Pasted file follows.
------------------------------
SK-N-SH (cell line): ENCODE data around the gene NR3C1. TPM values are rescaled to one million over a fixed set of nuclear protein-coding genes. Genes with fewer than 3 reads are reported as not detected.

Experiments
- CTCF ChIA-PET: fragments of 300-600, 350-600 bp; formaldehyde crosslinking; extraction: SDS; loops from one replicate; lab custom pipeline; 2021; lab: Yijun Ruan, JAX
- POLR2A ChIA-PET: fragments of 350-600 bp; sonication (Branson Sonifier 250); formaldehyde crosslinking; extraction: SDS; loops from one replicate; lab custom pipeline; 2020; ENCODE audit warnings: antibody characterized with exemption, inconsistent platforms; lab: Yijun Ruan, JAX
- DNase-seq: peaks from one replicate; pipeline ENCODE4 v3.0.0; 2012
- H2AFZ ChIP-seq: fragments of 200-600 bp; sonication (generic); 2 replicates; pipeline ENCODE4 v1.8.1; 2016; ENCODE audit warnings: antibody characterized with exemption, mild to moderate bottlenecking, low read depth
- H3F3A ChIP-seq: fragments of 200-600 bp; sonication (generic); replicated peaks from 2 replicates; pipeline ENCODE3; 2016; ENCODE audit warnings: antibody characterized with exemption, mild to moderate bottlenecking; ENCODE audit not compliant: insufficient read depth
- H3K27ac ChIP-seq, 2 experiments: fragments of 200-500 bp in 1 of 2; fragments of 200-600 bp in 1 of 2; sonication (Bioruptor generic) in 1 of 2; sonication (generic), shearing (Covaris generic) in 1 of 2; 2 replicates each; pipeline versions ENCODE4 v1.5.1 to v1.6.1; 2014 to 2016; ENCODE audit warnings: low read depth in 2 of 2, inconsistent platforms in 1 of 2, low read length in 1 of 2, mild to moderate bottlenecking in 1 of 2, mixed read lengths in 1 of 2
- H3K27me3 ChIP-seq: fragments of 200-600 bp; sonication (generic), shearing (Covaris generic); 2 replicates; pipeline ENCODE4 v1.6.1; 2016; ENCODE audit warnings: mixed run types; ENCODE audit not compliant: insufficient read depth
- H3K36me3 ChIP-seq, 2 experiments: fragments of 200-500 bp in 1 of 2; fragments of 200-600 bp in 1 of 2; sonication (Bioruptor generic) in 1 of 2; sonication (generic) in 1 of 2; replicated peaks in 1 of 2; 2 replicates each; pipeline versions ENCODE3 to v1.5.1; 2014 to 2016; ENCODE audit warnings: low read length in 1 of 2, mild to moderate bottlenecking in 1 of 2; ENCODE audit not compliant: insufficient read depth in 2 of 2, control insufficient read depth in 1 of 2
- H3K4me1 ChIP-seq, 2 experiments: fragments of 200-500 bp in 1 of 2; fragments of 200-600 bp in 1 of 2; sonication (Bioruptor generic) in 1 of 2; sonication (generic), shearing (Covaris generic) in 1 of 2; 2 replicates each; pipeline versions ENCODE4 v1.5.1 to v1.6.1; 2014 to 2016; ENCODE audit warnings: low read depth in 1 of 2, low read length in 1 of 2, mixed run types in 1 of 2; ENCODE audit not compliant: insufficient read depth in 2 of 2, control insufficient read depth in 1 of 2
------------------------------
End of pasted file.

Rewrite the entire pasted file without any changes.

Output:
SK-N-SH (cell line): ENCODE data around the gene NR3C1. TPM values are rescaled to one million over a fixed set of nuclear protein-coding genes. Genes with fewer than 3 reads are reported as not detected.

Experiments
- CTCF ChIA-PET: fragments of 300-600, 350-600 bp; formaldehyde crosslinking; extraction: SDS; loops from one replicate; lab custom pipeline; 2021; lab: Yijun Ruan, JAX
- POLR2A ChIA-PET: fragments of 350-600 bp; sonication (Branson Sonifier 250); formaldehyde crosslinking; extraction: SDS; loops from one replicate; lab custom pipeline; 2020; ENCODE audit warnings: antibody characterized with exemption, inconsistent platforms; lab: Yijun Ruan, JAX
- DNase-seq: peaks from one replicate; pipeline ENCODE4 v3.0.0; 2012
- H2AFZ ChIP-seq: fragments of 200-600 bp; sonication (generic); 2 replicates; pipeline ENCODE4 v1.8.1; 2016; ENCODE audit warnings: antibody characterized with exemption, mild to moderate bottlenecking, low read depth
- H3F3A ChIP-seq: fragments of 200-600 bp; sonication (generic); replicated peaks from 2 replicates; pipeline ENCODE3; 2016; ENCODE audit warnings: antibody characterized with exemption, mild to moderate bottlenecking; ENCODE audit not compliant: insufficient read depth
- H3K27ac ChIP-seq, 2 experiments: fragments of 200-500 bp in 1 of 2; fragments of 200-600 bp in 1 of 2; sonication (Bioruptor generic) in 1 of 2; sonication (generic), shearing (Covaris generic) in 1 of 2; 2 replicates each; pipeline versions ENCODE4 v1.5.1 to v1.6.1; 2014 to 2016; ENCODE audit warnings: low read depth in 2 of 2, inconsistent platforms in 1 of 2, low read length in 1 of 2, mild to moderate bottlenecking in 1 of 2, mixed read lengths in 1 of 2
- H3K27me3 ChIP-seq: fragments of 200-600 bp; sonication (generic), shearing (Covaris generic); 2 replicates; pipeline ENCODE4 v1.6.1; 2016; ENCODE audit warnings: mixed run types; ENCODE audit not compliant: insufficient read depth
- H3K36me3 ChIP-seq, 2 experiments: fragments of 200-500 bp in 1 of 2; fragments of 200-600 bp in 1 of 2; sonication (Bioruptor generic) in 1 of 2; sonication (generic) in 1 of 2; replicated peaks in 1 of 2; 2 replicates each; pipeline versions ENCODE3 to v1.5.1; 2014 to 2016; ENCODE audit warnings: low read length in 1 of 2, mild to moderate bottlenecking in 1 of 2; ENCODE audit not compliant: insufficient read depth in 2 of 2, control insufficient read depth in 1 of 2
- H3K4me1 ChIP-seq, 2 experiments: fragments of 200-500 bp in 1 of 2; fragments of 200-600 bp in 1 of 2; sonication (Bioruptor generic) in 1 of 2; sonication (generic), shearing (Covaris generic) in 1 of 2; 2 replicates each; pipeline versions ENCODE4 v1.5.1 to v1.6.1; 2014 to 2016; ENCODE audit warnings: low read depth in 1 of 2, low read length in 1 of 2, mixed run types in 1 of 2; ENCODE audit not compliant: insufficient read depth in 2 of 2, control insufficient read depth in 1 of 2